High mobility group box-1 (HMGB1) is an endogenous danger signal or alarmin that mediates activation of the innate immune response including chemotaxis and pro-inflammatory cytokine release. HMGB1 has been implicated in the pathophysiology of several neuroinflammatory conditions including ischemia, traumatic brain injury, seizure and chronic ethanol use. In the present review, the unique structural and functional properties of HMGB1 will be explored including its affinity for multiple pattern recognition receptors (TLR2/TLR4), redox sensitivity and adjuvant-like properties. In light of recent evidence suggesting that HMGB1 may also mediate stress-induced sensitization of neuroinflammatory responses, mechanisms of HMGB1 action in neuroinflammatory priming are explored. A model of neuroinflammatory priming is developed wherein glucocorticoids induce synthesis and release of HMGB1 from microglia, which signals through TLR2/TLR4, thereby priming the NLRP3 inflammasome. We propose that if GCs reach a critical threshold as during a fight/flight response, they may thus function as an alarmin by inducing HMGB1, thereby preparing an organism's innate immune system (NLRP3 inflammasome priming) for subsequent immune challenges such as injury, trauma or infection, which are more likely to occur during a fight/flight response. In doing so, GCs may confer a significant survival advantage by enhancing the central innate immune and sickness response to immune challenges.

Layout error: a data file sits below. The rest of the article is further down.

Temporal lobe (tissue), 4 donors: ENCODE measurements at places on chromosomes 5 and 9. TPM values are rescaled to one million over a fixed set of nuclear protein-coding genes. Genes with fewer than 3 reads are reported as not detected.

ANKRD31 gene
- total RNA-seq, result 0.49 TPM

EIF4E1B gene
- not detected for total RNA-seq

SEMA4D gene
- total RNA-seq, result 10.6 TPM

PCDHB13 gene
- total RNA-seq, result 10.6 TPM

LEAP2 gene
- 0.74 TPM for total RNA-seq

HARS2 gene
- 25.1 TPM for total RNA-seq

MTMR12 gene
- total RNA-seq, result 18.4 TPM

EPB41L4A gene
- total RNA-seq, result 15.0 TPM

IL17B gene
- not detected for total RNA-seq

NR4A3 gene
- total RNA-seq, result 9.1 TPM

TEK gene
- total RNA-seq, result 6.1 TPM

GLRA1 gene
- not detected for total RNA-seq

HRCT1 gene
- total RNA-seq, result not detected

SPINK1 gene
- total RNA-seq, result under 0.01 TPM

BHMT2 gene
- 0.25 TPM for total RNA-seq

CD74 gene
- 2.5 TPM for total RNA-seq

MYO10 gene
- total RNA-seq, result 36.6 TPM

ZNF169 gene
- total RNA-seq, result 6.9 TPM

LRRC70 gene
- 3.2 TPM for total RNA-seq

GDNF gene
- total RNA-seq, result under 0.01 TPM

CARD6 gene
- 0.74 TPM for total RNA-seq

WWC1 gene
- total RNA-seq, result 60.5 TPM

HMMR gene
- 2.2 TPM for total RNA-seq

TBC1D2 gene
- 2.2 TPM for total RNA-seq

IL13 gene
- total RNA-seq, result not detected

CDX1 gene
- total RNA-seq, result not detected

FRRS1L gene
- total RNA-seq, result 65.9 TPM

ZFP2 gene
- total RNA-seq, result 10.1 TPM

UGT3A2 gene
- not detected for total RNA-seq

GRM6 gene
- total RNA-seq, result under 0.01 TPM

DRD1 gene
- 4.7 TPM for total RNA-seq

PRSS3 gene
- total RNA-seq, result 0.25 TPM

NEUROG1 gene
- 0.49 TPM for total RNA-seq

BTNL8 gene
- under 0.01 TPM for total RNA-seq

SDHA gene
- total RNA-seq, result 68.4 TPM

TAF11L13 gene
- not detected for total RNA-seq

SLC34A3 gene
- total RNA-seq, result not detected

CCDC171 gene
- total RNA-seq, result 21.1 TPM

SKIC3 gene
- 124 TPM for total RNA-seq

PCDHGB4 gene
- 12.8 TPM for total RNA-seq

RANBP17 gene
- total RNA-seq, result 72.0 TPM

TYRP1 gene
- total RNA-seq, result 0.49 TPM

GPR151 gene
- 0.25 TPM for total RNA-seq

Keywords: DAMP; Glucocorticoid; HMGB1; Microglia; Neuroinflammation; Priming; Stress.
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